Re-published in series with “RICE UNIVERSITY 1962…”
In the next two decades, humanity will come to a crossroads. If we take Buzz Aldrin’s advise and “Get our Asses To Mars” AND end humanity’s contributions to Climate Change we have a slim chance.
Or, we perish on Earth.
But in the excitement for Mars settlement; space exploration; and reducing our personal or national carbon footprint we cannot forget what I call, The Great Debt.
Others just call it, ‘Whitey On The Moon’
Some debts are visible, written traditionally in RED INK . These can easily be counted in dollars and cents. Some debts are not so visible, but still are important.
In some ways, more important than the visible debt.
If every attempt is not made to pay them back, our future plans for both climate change and space exploration will not happen.
- The debts I am talking about are those exposed partially in the spoken word and songs of Gil Scott-Heron, who died, impoverished, at the young age of 62 in May, 2011. Since it is spoken word, the best way to understand this particular debt is not to read it, but to hear it…
- The debts I am talking about are those exposed partially in the novels and stories about human computers and the film, “Hidden Figures.”
- The debts I am talking about are those we owe to ourselves, as humans.
The only resolution is for the greatest democracies who must lead us to space, now must also lead us in being human. No easy task.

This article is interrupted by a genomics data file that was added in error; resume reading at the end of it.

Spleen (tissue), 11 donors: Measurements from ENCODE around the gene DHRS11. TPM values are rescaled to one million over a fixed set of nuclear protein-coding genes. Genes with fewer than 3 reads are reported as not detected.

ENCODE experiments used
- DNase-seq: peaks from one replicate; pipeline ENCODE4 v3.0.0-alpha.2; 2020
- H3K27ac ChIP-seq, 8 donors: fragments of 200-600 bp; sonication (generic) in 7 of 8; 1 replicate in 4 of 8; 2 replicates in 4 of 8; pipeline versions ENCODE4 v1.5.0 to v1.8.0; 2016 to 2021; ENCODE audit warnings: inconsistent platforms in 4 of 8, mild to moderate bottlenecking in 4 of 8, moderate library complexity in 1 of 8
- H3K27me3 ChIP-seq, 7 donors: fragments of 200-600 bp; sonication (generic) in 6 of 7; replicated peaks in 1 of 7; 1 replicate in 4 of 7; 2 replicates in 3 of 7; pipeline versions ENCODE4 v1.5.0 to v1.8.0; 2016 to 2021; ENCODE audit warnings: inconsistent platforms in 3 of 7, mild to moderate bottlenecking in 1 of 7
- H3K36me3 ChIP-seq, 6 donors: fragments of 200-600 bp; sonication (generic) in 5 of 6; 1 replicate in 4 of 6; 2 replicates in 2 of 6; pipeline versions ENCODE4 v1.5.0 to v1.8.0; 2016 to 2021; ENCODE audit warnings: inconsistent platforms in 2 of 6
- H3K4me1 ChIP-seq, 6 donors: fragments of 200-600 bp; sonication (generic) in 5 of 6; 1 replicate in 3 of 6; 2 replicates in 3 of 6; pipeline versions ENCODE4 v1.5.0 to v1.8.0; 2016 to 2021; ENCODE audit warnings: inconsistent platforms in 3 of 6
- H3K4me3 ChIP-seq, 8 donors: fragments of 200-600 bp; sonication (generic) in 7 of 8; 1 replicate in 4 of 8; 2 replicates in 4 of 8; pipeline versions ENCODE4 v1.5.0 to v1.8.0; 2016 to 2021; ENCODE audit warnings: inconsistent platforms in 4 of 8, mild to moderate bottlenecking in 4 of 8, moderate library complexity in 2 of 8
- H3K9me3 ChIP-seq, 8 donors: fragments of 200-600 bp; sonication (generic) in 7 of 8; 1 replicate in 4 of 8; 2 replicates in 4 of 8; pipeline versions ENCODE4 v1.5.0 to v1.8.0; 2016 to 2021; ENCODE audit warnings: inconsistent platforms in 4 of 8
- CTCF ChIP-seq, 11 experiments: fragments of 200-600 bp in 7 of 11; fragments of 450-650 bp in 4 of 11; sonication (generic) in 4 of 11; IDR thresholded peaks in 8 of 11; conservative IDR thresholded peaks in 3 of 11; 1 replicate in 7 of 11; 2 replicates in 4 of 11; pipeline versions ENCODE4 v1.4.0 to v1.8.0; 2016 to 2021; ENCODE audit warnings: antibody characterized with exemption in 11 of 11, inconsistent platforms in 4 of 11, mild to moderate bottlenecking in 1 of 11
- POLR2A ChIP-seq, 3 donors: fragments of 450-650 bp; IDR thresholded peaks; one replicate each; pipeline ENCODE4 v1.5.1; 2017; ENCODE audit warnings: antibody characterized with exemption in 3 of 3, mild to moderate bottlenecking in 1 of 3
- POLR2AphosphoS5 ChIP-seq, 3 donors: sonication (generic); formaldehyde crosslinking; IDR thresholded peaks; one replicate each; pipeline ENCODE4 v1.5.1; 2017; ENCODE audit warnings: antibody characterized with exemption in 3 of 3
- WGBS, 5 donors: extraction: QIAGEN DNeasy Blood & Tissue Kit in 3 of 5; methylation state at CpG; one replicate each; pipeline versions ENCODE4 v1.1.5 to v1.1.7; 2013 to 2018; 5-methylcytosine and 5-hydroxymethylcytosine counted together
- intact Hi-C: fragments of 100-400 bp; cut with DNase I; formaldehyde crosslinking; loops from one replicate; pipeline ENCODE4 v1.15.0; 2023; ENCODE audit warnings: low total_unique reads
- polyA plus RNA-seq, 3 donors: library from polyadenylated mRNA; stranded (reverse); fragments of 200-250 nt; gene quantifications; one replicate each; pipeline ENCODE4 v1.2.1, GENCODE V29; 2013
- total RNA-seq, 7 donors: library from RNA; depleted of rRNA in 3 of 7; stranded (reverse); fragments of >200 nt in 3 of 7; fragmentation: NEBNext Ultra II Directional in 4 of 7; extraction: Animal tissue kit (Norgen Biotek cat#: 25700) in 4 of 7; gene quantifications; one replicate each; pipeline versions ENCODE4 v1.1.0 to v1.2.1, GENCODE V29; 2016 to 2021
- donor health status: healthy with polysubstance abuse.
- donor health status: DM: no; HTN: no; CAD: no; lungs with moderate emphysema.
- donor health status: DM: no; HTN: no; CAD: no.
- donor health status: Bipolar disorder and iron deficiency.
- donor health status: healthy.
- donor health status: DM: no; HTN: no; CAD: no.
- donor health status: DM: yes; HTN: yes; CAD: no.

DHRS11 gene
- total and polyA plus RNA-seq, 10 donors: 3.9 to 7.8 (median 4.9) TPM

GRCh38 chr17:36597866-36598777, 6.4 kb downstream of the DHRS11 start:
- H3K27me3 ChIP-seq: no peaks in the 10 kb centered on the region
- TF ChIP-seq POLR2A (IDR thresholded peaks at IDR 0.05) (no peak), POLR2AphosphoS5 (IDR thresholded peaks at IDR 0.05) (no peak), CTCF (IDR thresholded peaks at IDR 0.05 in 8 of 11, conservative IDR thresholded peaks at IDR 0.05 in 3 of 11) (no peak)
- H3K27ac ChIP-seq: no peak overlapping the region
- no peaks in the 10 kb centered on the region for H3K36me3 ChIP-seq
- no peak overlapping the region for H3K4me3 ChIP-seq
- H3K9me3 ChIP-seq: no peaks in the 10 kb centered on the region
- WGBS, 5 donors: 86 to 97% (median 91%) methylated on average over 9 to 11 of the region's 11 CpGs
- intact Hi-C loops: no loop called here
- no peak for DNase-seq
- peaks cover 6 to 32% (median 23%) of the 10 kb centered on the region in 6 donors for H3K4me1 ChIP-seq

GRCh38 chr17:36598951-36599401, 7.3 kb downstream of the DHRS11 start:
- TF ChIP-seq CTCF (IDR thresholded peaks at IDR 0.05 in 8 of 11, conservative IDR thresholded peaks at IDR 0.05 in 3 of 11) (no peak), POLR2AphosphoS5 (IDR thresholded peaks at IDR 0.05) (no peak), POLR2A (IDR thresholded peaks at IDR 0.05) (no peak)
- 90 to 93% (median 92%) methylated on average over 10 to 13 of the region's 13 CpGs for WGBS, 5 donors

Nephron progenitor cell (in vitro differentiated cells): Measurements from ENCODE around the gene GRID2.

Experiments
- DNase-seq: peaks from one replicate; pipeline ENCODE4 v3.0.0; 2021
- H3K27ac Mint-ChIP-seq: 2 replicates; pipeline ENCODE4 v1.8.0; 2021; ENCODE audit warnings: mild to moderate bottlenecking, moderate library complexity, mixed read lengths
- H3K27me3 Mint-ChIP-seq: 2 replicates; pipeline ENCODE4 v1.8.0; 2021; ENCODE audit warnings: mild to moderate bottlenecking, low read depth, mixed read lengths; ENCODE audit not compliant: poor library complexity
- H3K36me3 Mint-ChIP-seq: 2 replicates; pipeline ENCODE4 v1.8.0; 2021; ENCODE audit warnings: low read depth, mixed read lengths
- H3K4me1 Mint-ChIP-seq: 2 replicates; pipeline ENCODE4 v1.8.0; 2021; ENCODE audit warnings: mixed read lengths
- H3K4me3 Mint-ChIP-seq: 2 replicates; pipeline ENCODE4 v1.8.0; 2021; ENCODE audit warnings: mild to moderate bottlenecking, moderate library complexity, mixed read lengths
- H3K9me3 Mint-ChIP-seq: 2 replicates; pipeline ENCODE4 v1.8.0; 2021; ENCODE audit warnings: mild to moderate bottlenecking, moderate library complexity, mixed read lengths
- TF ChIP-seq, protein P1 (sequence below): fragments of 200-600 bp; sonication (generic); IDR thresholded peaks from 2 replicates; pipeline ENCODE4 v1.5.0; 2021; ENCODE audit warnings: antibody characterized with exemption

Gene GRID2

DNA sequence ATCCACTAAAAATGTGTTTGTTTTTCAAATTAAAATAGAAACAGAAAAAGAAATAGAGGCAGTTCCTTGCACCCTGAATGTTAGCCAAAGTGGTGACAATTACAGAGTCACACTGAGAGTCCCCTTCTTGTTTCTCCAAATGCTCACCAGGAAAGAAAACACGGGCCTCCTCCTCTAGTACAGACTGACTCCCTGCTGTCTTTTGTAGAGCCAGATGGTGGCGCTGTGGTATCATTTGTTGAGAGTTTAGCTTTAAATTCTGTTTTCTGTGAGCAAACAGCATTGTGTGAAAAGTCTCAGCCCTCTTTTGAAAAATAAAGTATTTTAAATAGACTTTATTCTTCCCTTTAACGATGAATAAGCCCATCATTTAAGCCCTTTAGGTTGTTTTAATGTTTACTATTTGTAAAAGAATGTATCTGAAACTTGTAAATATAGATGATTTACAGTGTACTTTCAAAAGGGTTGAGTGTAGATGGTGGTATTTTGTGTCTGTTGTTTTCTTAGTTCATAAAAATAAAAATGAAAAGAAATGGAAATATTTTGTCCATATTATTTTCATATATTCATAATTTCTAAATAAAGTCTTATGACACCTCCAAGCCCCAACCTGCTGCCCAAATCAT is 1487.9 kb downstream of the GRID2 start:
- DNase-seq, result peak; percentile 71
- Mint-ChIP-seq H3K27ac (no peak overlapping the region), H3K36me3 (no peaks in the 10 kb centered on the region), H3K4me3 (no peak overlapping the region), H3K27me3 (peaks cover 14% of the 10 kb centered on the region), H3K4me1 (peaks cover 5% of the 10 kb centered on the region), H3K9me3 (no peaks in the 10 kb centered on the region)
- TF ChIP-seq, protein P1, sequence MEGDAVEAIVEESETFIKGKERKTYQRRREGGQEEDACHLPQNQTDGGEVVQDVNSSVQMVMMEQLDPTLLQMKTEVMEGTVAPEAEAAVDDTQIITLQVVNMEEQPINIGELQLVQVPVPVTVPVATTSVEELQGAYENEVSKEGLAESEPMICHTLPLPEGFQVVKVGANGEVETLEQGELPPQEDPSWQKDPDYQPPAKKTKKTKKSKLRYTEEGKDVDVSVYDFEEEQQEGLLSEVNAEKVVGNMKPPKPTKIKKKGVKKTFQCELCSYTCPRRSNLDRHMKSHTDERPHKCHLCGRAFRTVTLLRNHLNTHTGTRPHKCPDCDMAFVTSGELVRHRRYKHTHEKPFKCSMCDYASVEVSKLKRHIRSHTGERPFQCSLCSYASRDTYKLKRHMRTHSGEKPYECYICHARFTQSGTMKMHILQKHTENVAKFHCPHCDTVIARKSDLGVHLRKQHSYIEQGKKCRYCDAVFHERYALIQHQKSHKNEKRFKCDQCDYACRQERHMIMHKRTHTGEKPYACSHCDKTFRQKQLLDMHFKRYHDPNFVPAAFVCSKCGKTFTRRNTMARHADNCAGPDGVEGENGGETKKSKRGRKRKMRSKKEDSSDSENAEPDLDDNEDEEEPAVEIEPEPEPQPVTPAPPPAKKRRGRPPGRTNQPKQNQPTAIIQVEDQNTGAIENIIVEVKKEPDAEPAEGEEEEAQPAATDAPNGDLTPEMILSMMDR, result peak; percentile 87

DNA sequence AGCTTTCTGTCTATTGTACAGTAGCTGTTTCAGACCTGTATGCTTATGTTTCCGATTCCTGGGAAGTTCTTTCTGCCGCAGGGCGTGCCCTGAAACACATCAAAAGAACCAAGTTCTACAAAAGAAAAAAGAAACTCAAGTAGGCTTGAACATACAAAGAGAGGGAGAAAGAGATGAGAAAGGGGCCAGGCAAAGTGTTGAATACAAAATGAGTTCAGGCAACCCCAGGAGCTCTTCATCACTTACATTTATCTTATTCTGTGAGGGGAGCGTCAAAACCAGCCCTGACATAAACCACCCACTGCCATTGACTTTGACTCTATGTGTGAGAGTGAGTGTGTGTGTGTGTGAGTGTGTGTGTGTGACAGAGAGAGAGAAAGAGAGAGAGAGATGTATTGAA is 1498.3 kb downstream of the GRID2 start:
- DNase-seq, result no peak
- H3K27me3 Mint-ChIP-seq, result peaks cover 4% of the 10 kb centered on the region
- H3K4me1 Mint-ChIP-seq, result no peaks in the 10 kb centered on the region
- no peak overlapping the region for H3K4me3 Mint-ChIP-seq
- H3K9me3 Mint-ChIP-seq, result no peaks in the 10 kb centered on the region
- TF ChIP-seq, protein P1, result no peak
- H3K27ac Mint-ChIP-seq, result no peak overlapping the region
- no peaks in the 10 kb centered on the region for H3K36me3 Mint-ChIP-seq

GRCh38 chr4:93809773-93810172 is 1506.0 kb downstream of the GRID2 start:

Black Lives Matter. Don’t believe it? Need proof? Wait until to you try landing a space probe autonomously on Mars called InSight and you need to communicate with it in real-time? You will and already did rely on a young woman of colour from French-Canada. Perhaps unbeknownst to you…
MarCO were the twin cubesats launched pre-deployment of InSight that successfully communicated in real-time during the autonomous landing.
Let me end here. Perhaps you recognize the debts we owe?
I want to thank the Coast Salish Peoples and Musqueam Indian Band for the fine unceded Endowment Lands at the UBC.
I want to thank the generations of African-Americans whose debt is yet to be paid for those years that our country excelled in space exploration and reaching for the stars, but landed only half way there, on the Moon.
I want to thank those generations of women who labored in silences and not-so-silently, as human computers during World War II (like my Mum), and as human computers with NASA.